Vagus nerve stimulation for rheumatology? Maybe


Vagus nerve stimulation – an established treatment for refractory epilepsy and depression – is slowly gaining momentum in rheumatology.

The work is being led by SetPoint Medical, a small company in Valencia, Calif., just north of Los Angeles. Its vagus nerve stimulation (VNS) device, dubbed the microregulator, has been implanted in 14 patients with refractory rheumatoid arthritis (RA) in the company’s initial safety study.

Dr. David Chernoff, chief medical officer, SetPoint Medical, Valencia, Calif. Courtesy Dr. David Chernoff

Dr. David Chernoff

The microregulator is a small lithium ion battery encased in an inert silastic pod; it’s surgically implanted to sit atop the vagus nerve in the left side of the neck, and delivers an electrical pulse at set intervals. Data from the 12-week, sham-controlled safety study is set to be unblinded in coming weeks. A pivotal trial also is in the works, perhaps to start in late 2019, according to rheumatologist and SetPoint’s Chief Medical Officer David Chernoff, MD.

Although SetPoint is ahead of the pack, it’s not alone. ElectroCore, a biotech company in Basking Ridge, N.J., has expressed interest in pursuing rheumatoid arthritis and Sjögren’s syndrome indications for its gammaCore device, a vagus nerve stimulator patients apply to the neck. It’s already on the market for migraines and cluster headaches.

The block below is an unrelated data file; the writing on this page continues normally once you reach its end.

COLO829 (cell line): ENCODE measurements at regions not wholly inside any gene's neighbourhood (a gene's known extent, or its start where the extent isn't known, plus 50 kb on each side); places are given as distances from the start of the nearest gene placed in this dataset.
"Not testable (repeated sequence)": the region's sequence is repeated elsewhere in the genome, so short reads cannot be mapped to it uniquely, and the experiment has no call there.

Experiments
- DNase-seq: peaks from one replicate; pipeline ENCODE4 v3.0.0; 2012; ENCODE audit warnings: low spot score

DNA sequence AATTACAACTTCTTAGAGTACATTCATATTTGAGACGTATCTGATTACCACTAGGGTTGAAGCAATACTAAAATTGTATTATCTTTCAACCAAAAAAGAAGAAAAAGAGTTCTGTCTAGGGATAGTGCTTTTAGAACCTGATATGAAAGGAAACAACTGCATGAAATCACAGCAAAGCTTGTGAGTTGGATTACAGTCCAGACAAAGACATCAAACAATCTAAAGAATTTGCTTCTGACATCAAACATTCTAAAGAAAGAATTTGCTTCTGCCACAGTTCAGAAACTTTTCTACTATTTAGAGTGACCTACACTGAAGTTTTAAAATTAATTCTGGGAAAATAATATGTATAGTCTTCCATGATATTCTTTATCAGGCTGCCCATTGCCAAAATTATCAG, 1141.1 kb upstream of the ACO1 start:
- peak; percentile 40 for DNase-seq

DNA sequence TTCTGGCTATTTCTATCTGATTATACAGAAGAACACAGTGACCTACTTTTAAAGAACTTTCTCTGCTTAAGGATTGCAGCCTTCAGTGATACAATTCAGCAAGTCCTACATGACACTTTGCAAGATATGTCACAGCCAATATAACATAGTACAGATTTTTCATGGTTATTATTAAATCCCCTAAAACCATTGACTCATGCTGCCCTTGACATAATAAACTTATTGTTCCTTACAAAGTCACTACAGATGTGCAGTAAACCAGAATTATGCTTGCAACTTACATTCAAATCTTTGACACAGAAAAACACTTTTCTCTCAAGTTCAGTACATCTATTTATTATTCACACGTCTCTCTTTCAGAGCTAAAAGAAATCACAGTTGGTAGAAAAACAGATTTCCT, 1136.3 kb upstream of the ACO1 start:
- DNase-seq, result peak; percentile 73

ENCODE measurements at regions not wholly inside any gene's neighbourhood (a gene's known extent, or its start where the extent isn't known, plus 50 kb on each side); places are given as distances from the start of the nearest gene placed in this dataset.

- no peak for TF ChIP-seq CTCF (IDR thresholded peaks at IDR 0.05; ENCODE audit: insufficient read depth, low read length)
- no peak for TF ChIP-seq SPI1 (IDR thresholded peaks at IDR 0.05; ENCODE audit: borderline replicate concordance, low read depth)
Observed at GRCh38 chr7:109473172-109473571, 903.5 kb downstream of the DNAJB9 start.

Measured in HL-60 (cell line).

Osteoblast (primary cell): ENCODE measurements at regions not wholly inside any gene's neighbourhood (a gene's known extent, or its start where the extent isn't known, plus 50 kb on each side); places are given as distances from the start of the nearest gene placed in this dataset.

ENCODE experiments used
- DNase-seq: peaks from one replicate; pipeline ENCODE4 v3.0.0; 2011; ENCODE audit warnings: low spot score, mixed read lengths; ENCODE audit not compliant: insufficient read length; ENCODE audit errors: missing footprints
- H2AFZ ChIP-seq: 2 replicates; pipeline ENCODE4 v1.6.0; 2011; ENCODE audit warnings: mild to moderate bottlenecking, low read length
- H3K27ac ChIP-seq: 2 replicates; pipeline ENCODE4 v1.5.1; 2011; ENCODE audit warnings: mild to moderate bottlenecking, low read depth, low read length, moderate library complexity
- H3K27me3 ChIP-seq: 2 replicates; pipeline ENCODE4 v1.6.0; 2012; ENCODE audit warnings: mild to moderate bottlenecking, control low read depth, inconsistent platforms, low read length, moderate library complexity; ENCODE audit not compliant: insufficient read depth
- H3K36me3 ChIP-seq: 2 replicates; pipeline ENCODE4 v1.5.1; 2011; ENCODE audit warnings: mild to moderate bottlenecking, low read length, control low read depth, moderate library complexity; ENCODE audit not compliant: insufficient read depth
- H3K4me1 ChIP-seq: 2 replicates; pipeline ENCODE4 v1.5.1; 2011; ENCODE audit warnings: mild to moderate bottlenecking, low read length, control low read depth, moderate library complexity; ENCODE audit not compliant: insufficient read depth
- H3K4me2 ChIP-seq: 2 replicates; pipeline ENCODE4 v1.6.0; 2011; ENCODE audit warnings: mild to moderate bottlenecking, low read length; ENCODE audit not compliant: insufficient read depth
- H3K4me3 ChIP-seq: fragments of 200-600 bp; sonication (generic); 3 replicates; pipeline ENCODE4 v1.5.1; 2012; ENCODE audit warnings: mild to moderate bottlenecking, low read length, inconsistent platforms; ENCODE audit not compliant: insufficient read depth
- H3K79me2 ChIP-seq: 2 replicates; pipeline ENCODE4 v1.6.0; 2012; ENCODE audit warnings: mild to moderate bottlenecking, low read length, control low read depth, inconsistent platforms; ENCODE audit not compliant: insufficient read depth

Researchers recently reported a small decrease in 28-joint Disease Activity Score using C-reactive protein (DAS28-CRP) results after 16 RA patients with flares used the device for 4 days (Ann Rheum Dis. 2018;77:1401. Abstract AB0481). In another recent open-label study, 15 women with Sjögren’s reported less fatigue while using the device for a month (Arthritis Rheumatol. 2017;69[suppl 10]: Abstract 563).

Meanwhile, The Feinstein Institute for Medical Research, based in Manhasset, N.Y., on Long Island, recently reported positive outcomes in 18 patients with systemic lupus erythematosus, using its own novel device, which stimulates the vagus nerve through the ear lobe. VNS was delivered for 5 minutes per day for 4 days (Arthritis Rheumatol. 2018;70[suppl 10]: Abstract 2652).

On day 5, patients who received VNS, versus sham patients in whom the device was not turned on, had a significant decrease in pain, fatigue, and joint scores. The investigators concluded that “additional studies evaluating this promising intervention and its potential mechanisms are warranted.”

“We are clearly ahead of everybody because we’ve already implanted people, but I think it’s good for the field if more people are chasing this. The more resources that are put into it, the more we can show that this approach actually works,” said SetPoint’s Dr. Chernoff.


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